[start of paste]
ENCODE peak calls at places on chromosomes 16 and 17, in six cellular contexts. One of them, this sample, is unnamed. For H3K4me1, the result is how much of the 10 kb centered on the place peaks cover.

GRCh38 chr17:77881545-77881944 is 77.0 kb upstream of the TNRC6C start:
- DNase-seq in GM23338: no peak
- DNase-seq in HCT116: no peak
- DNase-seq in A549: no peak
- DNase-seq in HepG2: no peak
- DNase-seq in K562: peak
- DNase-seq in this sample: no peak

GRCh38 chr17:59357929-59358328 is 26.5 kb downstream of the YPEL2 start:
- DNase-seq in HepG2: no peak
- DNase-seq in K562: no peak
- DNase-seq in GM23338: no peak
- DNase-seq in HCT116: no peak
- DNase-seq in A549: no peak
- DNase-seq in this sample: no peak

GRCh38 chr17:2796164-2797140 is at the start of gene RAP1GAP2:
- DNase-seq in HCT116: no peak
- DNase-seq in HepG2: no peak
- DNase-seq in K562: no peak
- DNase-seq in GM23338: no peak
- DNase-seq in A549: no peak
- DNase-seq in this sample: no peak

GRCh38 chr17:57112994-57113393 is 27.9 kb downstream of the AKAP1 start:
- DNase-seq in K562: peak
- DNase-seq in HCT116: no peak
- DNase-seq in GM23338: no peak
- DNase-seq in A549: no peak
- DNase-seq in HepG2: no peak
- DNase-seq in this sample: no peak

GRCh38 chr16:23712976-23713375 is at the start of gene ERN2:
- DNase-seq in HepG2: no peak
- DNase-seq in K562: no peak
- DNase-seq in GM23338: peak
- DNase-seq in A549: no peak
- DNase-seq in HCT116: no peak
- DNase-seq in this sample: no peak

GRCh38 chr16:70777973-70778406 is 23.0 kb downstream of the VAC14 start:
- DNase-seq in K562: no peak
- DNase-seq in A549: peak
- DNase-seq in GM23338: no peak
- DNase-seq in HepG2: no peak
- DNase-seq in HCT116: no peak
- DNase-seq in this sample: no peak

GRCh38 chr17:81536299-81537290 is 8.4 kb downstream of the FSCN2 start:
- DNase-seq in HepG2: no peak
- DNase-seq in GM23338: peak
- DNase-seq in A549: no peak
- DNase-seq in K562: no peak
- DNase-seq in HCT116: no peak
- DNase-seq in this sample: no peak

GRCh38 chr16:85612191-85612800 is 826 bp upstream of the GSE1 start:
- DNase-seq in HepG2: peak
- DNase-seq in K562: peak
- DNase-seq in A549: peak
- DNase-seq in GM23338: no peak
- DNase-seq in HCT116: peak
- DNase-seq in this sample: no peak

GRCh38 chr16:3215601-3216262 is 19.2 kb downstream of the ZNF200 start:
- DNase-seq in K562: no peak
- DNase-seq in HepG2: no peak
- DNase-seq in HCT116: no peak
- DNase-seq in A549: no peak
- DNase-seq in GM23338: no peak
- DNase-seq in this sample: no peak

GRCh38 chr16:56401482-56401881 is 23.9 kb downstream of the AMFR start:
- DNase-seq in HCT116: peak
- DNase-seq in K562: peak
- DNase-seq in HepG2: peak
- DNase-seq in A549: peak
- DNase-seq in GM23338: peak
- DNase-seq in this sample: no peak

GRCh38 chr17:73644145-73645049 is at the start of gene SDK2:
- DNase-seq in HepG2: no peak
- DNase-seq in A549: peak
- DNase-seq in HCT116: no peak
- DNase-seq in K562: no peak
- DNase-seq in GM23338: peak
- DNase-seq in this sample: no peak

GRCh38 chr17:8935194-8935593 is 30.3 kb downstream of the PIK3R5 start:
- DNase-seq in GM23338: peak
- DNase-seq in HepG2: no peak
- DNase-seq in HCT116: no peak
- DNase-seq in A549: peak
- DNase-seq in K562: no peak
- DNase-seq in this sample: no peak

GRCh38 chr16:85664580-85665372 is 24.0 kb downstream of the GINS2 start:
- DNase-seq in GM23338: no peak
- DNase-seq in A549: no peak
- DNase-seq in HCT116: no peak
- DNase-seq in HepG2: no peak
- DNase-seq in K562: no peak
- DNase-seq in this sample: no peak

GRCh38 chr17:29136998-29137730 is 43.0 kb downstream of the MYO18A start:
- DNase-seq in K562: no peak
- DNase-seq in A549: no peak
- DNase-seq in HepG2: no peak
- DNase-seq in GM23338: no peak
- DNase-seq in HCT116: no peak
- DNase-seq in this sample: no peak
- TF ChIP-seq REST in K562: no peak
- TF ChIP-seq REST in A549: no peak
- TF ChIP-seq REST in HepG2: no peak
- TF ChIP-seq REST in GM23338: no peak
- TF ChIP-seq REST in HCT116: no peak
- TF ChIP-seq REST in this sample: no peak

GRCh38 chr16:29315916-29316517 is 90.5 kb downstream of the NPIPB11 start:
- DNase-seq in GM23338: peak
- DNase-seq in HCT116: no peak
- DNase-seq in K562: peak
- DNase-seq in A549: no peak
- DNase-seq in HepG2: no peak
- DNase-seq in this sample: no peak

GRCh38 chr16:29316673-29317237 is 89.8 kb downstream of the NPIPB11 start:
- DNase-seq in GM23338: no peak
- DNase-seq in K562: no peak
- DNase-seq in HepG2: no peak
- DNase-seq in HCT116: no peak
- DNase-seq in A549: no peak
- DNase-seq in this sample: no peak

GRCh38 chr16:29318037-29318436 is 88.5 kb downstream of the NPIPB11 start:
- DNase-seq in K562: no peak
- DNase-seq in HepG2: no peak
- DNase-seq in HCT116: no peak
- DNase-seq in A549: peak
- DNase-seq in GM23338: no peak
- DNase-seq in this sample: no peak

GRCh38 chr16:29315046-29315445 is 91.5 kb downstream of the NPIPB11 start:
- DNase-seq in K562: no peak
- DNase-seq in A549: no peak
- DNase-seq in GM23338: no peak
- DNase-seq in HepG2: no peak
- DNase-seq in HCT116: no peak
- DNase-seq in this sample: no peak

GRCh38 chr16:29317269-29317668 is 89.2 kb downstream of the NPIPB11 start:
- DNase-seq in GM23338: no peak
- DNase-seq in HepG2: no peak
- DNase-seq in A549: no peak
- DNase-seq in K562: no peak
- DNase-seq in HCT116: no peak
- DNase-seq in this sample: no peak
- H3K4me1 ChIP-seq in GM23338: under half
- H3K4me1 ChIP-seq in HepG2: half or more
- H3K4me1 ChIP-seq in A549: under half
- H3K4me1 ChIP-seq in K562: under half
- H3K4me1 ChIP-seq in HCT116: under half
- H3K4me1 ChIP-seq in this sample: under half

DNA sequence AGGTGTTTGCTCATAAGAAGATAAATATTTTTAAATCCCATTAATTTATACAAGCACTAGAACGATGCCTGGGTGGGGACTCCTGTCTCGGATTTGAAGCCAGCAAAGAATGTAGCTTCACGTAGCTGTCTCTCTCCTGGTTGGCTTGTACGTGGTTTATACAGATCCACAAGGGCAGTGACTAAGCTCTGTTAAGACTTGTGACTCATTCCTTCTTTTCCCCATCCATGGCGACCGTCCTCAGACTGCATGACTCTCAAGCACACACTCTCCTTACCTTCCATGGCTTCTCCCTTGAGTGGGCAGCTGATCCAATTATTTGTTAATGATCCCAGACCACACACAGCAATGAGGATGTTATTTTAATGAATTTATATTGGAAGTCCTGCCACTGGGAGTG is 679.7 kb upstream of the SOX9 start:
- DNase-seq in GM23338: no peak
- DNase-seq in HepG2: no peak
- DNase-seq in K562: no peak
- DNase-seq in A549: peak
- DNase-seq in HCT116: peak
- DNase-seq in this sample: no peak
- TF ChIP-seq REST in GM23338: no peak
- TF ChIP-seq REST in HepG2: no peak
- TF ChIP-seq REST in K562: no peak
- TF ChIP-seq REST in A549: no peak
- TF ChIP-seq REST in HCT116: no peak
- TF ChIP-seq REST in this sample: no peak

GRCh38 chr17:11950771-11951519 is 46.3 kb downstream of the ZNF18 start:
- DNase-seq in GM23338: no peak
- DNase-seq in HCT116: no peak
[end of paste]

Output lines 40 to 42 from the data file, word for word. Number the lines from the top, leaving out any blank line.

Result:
- DNase-seq in GM23338: no peak
- DNase-seq in HepG2: no peak
- DNase-seq in HCT116: no peak